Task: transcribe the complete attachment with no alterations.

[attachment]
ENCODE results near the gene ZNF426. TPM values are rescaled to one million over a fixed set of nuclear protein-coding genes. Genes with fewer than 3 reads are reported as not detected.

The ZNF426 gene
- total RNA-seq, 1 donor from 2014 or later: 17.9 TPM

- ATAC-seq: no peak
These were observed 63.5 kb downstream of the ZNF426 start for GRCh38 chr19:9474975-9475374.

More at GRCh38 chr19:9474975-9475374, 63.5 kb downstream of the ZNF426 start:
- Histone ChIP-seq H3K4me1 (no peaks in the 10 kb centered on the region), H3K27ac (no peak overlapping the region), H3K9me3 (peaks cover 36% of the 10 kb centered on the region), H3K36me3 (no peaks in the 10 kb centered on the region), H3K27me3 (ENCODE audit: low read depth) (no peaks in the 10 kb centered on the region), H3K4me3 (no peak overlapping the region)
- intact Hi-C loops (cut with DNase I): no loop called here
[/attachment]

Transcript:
ENCODE results near the gene ZNF426. TPM values are rescaled to one million over a fixed set of nuclear protein-coding genes. Genes with fewer than 3 reads are reported as not detected.

The ZNF426 gene
- total RNA-seq, 1 donor from 2014 or later: 17.9 TPM

- ATAC-seq: no peak
These were observed 63.5 kb downstream of the ZNF426 start for GRCh38 chr19:9474975-9475374.

More at GRCh38 chr19:9474975-9475374, 63.5 kb downstream of the ZNF426 start:
- Histone ChIP-seq H3K4me1 (no peaks in the 10 kb centered on the region), H3K27ac (no peak overlapping the region), H3K9me3 (peaks cover 36% of the 10 kb centered on the region), H3K36me3 (no peaks in the 10 kb centered on the region), H3K27me3 (ENCODE audit: low read depth) (no peaks in the 10 kb centered on the region), H3K4me3 (no peak overlapping the region)
- intact Hi-C loops (cut with DNase I): no loop called here